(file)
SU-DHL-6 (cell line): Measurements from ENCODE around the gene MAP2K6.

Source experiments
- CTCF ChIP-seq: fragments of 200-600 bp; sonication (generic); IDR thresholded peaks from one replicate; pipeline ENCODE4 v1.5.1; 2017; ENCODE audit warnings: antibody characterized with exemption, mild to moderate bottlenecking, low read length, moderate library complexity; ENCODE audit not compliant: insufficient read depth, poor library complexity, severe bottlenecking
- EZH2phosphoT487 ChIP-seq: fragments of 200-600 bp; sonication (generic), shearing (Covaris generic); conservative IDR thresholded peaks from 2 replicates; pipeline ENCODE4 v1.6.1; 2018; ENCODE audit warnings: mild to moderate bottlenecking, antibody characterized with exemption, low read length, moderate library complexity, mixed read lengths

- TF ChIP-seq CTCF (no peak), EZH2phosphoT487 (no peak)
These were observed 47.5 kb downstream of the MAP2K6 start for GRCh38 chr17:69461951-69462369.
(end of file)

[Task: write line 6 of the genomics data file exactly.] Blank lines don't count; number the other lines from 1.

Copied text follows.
These were observed 47.5 kb downstream of the MAP2K6 start for GRCh38 chr17:69461951-69462369.